David Ortiz: I'll know when to quit

David Ortiz says it "sucks" knowing he won't be in the World Series this season. Jared Wickerham/Getty Images

BOSTON -- Getting a much-needed day off, David Ortiz sat at his locker Sunday morning in the Red Sox clubhouse when rookie Mookie Betts approached him.

Betts leaned over, picked up a pair of knee braces and said to Ortiz: "You know you're getting old when you need these to play."

Ortiz laughed. "Come see me in 10 years," he told Betts, who responded: "I'll be 31."

"Damn. OK, 20 then."

Ortiz spoke glowing about Betts' future and how the rookie is "in search of being great."

The 38-year-old Ortiz then began to reflect on his own career.

It's been a tough season. This isn't how he envisioned the reigning World Series champions defending their title. The Red Sox have spent the majority of the season in the basement of the AL East and entered Sunday's series finale against the Toronto Blue Jays 19 ½ games out of first place.

There are 19 games remaining in the 2014 season. Knowing the club will miss the postseason for only the fifth time in his 11-year career in Boston does not sit well with Ortiz.

"It sucks. Sucks. You know you're basically playing for nothing," Ortiz said. "It sucks. It wears you out more than when you know you're going to the playoffs -- believe it or not. It wears you out more than when you know you have more games to play. I know I have 19 games left, and I'm worn out.

"Now, when I know I've got 19-plus, that gets me going. It puts me in the mood and makes me think that's why I work and get prepared for in the offseason. I'm telling you, when I'm getting prepared in the offseason, I'm thinking about October. I'm not thinking about September. When October kicks in, automatically [I] start taking things to the next level."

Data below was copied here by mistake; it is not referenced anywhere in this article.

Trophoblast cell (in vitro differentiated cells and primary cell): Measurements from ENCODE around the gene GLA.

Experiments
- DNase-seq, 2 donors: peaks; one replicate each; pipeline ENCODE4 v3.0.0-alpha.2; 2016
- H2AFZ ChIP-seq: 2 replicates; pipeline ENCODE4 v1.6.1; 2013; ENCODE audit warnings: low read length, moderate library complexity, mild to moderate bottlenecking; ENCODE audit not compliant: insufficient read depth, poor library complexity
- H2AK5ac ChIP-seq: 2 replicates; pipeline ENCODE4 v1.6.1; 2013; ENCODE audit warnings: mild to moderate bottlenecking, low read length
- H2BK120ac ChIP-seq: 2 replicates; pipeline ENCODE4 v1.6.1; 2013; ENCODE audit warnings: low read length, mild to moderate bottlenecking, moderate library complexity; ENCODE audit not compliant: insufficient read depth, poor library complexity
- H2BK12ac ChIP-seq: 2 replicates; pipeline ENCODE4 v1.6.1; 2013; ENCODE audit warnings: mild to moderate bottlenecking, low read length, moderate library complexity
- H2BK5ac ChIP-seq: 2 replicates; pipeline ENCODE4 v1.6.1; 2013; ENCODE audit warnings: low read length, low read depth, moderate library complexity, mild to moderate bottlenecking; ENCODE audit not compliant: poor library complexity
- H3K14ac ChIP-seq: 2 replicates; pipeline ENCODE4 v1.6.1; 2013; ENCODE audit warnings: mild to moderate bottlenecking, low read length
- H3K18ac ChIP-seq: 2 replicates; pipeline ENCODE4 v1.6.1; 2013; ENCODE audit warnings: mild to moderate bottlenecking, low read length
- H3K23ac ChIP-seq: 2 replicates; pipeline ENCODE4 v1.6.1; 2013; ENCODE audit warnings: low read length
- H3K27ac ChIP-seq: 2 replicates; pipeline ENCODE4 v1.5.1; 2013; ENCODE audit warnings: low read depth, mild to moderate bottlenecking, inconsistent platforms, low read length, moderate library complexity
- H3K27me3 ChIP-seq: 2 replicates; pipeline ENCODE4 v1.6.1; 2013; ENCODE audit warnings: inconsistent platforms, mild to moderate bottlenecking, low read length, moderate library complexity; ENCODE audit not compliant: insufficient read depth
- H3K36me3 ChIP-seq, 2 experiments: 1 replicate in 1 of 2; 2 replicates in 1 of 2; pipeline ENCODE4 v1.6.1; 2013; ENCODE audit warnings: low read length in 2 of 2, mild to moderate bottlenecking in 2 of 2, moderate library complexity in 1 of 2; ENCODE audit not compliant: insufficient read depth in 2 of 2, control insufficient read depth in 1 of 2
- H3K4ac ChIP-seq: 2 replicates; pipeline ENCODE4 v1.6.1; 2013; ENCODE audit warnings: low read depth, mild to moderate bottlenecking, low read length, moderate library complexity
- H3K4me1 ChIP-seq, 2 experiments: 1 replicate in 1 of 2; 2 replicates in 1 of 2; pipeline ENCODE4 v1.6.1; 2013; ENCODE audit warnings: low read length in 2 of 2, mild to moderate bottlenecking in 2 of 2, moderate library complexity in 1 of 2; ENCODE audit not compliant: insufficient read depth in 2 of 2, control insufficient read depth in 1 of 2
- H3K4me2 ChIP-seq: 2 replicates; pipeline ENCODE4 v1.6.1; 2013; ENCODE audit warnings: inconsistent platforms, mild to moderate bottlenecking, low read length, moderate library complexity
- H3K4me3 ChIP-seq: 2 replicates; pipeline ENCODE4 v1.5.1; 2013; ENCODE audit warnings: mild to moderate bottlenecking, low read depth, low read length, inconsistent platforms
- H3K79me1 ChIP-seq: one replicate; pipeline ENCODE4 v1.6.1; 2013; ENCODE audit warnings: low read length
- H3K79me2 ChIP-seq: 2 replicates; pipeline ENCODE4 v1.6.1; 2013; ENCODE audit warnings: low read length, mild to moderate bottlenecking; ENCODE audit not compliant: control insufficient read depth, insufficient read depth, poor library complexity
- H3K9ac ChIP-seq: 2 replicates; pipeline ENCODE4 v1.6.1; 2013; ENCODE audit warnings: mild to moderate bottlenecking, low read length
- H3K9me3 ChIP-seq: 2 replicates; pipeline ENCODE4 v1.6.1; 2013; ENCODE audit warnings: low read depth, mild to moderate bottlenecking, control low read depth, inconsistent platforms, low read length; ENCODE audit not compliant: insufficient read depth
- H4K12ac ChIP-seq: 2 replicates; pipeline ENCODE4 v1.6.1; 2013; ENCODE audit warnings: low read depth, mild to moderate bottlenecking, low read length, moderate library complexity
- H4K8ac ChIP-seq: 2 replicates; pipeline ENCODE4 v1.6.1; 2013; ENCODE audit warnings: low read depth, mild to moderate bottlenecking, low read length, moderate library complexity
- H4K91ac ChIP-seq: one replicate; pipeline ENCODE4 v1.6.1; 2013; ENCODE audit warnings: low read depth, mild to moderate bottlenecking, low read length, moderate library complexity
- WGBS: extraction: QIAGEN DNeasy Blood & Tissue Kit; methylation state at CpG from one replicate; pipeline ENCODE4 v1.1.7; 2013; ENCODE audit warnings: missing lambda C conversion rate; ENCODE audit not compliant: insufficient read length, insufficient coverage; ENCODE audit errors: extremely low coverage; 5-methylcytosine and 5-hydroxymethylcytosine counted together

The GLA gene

This past October, the St. Louis Cardinals led the World Series 2-1 and the Red Sox were scuffling during Game 4 at Busch Stadium. Ortiz called his teammates together in the dugout and gave an inspiring speech. He told the players: "We don't get here every day." He told them to relax and play their game. His words helped motivate a team that went on to win its third title in 10 years.

"Good thing they listened, because look what we have now," he said Sunday morning.

The reigning World Series MVP is sore. His body aches, and he's feeling his age these days. He has one year remaining on his current contract with the Red Sox, and he doesn't know how much longer he'll play. For certain, Ortiz will finish his career in Boston, and he would like to add a fourth World Series championship to his already impressive resume.

"Being in the World Series last year, and now I'm going to have to sit down and watch the World Series this year -- it sucks," he said. "I love the taste of being in the World Series. Thank God I enjoyed the one last year because it's not like I have much longer to play, but I would like to be in another one before I go."